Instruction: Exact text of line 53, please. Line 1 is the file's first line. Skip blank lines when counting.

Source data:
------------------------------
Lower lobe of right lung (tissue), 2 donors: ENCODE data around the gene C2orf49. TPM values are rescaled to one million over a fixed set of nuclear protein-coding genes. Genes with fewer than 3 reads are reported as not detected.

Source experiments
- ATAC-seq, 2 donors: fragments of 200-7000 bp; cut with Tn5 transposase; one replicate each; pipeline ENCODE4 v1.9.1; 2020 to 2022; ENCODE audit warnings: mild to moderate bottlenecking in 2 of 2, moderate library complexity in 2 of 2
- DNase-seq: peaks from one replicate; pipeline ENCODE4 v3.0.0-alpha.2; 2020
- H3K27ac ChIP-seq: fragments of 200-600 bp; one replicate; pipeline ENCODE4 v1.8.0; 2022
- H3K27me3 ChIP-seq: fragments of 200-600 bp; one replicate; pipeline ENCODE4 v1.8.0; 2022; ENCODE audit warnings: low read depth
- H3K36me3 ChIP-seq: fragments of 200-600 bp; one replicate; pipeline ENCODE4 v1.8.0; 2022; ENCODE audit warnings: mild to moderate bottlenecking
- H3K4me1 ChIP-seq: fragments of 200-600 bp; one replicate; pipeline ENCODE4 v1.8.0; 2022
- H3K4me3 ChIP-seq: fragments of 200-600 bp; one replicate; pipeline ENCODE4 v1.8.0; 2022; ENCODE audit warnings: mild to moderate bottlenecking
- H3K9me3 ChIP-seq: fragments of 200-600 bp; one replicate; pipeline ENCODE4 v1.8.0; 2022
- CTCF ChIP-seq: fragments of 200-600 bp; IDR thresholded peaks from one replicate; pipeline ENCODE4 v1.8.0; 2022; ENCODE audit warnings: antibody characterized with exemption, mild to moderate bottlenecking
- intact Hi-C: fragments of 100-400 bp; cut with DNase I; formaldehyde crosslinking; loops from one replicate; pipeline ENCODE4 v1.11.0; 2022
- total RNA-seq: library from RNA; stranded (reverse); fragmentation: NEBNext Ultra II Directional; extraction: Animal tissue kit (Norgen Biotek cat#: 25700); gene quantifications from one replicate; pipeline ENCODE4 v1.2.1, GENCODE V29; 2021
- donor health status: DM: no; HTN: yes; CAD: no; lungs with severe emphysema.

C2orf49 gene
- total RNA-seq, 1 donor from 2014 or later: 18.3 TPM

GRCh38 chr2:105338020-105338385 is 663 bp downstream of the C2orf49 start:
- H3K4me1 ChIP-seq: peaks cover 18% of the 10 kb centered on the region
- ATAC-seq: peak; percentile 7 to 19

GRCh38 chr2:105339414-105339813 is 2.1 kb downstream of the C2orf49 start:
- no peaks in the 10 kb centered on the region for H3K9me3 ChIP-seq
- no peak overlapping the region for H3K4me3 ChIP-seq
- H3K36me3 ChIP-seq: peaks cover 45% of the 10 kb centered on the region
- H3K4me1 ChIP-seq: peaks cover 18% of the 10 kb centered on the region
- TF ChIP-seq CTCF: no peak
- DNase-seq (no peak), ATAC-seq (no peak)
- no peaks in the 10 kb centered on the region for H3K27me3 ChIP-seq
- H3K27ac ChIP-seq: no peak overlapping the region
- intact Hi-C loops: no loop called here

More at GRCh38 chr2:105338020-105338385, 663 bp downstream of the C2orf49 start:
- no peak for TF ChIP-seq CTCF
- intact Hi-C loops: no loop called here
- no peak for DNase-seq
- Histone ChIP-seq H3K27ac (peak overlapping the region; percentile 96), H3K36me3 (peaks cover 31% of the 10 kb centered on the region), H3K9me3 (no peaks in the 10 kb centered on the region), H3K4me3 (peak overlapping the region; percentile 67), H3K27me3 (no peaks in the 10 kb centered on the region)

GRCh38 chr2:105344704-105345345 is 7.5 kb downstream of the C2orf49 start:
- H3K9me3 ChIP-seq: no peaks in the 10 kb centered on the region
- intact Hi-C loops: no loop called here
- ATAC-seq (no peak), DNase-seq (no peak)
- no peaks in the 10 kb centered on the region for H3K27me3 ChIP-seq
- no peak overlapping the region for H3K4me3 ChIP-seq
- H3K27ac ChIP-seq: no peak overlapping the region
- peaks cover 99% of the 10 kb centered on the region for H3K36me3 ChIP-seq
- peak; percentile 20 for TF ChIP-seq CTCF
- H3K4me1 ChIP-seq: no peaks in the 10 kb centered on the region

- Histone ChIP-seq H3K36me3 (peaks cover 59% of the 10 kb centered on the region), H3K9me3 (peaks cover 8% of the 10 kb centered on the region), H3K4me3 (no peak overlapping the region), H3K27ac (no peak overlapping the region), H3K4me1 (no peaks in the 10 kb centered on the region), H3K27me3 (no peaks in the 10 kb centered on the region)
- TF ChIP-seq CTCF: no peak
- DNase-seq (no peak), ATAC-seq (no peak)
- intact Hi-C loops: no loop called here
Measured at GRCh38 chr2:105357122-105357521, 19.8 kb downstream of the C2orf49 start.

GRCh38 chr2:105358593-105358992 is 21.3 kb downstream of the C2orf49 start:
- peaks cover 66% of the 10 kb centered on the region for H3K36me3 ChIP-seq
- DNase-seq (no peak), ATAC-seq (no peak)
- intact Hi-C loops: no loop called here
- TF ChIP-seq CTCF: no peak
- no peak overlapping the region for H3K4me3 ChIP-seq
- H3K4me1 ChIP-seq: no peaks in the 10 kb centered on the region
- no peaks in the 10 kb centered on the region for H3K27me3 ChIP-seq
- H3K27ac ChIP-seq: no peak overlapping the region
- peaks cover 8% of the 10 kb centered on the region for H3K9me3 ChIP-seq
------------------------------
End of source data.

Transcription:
- intact Hi-C loops: no loop called here